Proclamation 4690

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By the President of the United States of America
A Proclamation

The history of our country is a history of triumph over adversity. Time after time, we have overcome threats from within and without. Over the generations, wars, depressions, and internal differences and bigotry in various forms have struck at the foundations of our society. As we have met these challenges together, the bonds between us as Americans have grown stronger.

We endure and remain a land of hope because of the basic goodness and strength of our people and because the God of us all has shown us His favor.

The decisions we make today on arms, economics, social justice and global responsibilities echo into the future of the world. We accept our responsibilities and make our choices with all the will and determination at our command, but always in the full knowledge that we are finally in the hands of God. In the words of the prophet Zechariah, "Not by might, not by power but by my spirit saith the Lord of Hosts." (4:6)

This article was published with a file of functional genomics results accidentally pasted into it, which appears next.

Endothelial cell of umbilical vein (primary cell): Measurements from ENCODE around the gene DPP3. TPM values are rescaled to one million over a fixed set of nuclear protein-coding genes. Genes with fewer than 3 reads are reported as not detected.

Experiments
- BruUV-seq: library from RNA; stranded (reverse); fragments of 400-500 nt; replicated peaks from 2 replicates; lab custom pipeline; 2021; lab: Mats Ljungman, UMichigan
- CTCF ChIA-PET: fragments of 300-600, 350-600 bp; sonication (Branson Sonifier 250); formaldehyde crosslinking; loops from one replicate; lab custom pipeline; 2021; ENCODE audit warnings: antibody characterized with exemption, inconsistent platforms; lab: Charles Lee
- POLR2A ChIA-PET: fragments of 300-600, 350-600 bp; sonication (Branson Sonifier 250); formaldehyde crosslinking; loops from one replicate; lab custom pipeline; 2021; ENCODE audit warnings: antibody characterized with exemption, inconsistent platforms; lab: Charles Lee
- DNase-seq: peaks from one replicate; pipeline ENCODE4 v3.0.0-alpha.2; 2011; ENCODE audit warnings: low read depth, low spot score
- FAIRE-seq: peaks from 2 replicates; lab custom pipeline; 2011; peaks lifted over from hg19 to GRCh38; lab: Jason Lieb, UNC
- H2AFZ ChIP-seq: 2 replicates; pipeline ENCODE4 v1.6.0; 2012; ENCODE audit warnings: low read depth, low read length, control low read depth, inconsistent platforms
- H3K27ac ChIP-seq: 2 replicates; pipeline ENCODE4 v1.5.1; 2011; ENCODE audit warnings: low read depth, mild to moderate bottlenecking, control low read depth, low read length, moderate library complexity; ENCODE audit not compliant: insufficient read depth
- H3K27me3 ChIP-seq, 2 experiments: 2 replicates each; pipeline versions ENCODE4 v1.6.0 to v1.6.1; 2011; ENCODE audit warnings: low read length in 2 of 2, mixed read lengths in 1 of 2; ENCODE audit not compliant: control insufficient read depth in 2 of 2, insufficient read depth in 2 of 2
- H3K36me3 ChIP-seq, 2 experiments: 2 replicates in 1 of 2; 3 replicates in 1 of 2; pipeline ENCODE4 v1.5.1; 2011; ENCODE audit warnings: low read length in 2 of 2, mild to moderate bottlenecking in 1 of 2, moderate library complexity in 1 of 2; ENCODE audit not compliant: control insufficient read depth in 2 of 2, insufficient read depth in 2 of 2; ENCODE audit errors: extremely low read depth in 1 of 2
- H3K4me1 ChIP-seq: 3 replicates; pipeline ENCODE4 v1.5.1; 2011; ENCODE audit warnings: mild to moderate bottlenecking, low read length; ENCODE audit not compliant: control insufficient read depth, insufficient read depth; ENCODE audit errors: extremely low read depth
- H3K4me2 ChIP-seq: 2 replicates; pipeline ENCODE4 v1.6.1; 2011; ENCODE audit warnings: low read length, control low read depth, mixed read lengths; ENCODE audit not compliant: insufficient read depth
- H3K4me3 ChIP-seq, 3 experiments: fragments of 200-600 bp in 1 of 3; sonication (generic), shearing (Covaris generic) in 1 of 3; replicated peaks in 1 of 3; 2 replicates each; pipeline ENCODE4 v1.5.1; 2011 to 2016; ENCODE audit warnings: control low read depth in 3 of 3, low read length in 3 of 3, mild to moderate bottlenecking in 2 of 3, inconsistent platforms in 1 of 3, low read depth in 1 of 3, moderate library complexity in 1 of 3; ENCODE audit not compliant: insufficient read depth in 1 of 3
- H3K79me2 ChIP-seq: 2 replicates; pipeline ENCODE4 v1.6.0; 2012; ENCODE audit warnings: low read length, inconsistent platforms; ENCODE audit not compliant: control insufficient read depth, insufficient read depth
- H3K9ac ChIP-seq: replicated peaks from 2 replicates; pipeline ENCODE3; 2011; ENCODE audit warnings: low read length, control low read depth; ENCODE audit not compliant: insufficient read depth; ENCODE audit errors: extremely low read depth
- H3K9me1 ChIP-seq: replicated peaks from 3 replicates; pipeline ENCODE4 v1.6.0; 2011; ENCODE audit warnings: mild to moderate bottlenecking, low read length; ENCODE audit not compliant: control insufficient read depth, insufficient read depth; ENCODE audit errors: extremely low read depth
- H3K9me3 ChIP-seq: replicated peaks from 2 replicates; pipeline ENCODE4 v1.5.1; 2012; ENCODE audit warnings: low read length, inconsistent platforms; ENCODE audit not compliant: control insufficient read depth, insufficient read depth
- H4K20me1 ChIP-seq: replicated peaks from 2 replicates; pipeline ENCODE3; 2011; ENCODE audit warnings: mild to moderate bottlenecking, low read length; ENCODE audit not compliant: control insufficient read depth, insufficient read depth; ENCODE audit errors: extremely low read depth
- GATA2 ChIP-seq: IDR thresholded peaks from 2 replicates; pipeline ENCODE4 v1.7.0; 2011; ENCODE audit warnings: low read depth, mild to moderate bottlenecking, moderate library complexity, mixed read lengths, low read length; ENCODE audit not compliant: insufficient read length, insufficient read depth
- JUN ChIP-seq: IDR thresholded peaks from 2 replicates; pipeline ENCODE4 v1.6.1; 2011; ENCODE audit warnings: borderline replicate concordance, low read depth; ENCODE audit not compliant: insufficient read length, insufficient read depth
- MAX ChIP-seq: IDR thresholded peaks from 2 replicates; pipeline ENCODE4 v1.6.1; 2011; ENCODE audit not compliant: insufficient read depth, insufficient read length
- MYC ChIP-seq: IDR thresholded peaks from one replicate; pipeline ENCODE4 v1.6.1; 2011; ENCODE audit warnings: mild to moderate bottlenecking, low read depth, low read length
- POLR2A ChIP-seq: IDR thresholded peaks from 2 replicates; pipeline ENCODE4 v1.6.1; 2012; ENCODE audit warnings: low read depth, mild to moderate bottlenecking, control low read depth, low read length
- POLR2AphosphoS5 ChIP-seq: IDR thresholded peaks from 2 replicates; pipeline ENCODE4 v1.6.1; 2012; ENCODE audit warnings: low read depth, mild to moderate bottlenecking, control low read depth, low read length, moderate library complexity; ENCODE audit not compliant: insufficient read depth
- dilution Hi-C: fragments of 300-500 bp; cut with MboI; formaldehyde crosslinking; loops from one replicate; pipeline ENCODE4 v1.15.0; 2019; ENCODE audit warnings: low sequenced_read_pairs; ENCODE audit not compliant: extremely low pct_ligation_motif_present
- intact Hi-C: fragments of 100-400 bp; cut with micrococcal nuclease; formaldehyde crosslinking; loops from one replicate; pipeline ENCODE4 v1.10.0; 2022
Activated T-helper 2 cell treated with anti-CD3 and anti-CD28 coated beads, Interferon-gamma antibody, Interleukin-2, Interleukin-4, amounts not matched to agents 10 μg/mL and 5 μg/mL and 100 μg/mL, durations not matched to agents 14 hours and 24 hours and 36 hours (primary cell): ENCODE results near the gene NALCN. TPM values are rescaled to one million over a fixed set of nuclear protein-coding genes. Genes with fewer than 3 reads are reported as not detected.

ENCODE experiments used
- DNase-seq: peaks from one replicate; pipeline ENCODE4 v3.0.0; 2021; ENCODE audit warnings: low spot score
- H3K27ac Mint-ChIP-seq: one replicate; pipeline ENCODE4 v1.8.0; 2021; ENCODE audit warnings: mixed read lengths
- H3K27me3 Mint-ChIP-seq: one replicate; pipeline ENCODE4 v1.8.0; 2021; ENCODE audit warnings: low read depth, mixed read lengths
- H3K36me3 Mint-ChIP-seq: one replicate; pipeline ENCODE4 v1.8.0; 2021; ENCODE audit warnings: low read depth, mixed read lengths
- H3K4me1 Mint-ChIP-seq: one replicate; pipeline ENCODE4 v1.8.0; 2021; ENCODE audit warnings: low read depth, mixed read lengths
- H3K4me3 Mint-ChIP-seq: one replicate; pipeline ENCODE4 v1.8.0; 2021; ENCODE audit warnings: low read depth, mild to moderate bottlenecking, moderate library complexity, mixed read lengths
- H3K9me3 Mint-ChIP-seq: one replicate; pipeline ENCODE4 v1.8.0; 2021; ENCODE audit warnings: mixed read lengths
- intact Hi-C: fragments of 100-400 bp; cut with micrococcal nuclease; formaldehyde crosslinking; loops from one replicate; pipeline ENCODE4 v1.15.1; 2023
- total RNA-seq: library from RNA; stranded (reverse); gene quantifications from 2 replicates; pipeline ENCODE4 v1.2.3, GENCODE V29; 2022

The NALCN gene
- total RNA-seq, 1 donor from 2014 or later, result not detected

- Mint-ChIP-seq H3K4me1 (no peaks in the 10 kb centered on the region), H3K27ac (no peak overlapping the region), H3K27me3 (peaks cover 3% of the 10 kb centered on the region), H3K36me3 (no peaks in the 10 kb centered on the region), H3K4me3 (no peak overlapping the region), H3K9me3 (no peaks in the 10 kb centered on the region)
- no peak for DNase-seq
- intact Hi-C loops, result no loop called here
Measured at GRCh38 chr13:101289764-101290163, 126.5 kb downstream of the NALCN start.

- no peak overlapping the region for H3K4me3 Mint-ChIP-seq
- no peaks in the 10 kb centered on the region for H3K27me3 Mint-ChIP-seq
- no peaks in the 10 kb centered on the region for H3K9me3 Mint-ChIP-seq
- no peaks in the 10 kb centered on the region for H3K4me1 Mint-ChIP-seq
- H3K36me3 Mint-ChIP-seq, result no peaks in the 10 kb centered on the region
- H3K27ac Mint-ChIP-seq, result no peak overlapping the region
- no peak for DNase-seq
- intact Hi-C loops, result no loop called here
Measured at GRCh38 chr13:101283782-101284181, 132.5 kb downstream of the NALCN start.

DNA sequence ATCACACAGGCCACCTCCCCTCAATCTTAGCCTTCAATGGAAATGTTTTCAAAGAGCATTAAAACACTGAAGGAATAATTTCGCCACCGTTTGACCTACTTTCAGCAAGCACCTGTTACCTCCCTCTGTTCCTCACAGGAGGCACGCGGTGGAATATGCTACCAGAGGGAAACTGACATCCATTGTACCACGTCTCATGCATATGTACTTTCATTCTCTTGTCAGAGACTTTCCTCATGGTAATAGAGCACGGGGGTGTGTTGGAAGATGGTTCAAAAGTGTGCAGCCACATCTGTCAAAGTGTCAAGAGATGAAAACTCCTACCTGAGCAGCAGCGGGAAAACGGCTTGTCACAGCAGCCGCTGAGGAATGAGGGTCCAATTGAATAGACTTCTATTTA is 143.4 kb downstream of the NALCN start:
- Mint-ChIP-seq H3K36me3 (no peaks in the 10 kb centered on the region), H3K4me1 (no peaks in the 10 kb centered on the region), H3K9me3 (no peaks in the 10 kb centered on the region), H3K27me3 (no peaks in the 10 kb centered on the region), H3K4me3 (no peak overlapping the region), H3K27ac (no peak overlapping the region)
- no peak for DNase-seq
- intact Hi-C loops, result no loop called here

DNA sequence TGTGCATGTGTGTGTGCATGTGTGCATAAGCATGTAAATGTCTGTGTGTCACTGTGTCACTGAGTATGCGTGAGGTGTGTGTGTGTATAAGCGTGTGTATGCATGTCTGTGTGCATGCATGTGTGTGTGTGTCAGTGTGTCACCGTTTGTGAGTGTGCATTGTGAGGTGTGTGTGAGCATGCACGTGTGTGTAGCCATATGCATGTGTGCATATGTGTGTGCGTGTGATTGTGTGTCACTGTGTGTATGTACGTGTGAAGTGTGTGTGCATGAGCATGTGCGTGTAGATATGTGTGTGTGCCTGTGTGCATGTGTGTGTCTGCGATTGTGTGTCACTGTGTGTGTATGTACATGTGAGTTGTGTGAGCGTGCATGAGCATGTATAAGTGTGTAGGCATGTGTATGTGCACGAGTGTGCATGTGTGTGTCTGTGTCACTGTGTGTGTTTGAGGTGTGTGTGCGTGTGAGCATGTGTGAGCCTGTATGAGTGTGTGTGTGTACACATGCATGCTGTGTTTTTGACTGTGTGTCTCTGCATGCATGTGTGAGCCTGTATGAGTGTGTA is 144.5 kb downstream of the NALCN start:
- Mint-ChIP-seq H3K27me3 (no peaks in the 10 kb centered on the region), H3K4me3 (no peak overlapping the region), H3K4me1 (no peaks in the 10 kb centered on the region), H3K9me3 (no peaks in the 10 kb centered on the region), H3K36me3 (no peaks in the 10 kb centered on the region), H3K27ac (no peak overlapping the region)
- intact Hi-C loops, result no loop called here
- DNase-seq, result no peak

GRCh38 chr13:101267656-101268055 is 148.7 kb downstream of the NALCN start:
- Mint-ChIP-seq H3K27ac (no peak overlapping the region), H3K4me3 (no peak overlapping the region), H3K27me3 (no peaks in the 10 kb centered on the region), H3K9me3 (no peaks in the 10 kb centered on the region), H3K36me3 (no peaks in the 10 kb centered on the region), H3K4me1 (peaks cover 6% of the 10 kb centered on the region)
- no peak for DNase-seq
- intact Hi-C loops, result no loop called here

Recognizing this, the Congress by joint resolution approved April 17, 1952 (36 U.S.C. 185; 66 Stat. 64) has called upon the President to set aside a suitable day each year as a National Day of Prayer.

Now, THEREFORE, I, JIMMY CARTER, President of the United States of America, do hereby proclaim Wednesday, October 3, 1979, as a National Day of Prayer. I ask all Americans to join with me on that day to recommit ourselves to God, to each other and to the towering ideals of truth, justice, fairness, brotherhood, and love which our Nation has cherished and protected. Let us pray for the will and wisdom to create a world in which all people can live with each other in peace. Let us pray that careful stewardship of today's opportunities will protect and enlarge the inheritance of liberty and security we give our children.

IN WITNESS WHEREOF, I have hereunto set my hand this nineteenth day of September, in the year of our Lord nineteen hundred seventy-nine, and of the Independence of the United States of America the two hundred and fourth.


[Filed with the Office of the Federal Register, 4:46 p.m., September 19, 1979]

This work is in the public domain in the United States because it is a work of the United States federal government (see 17 U.S.C. 105).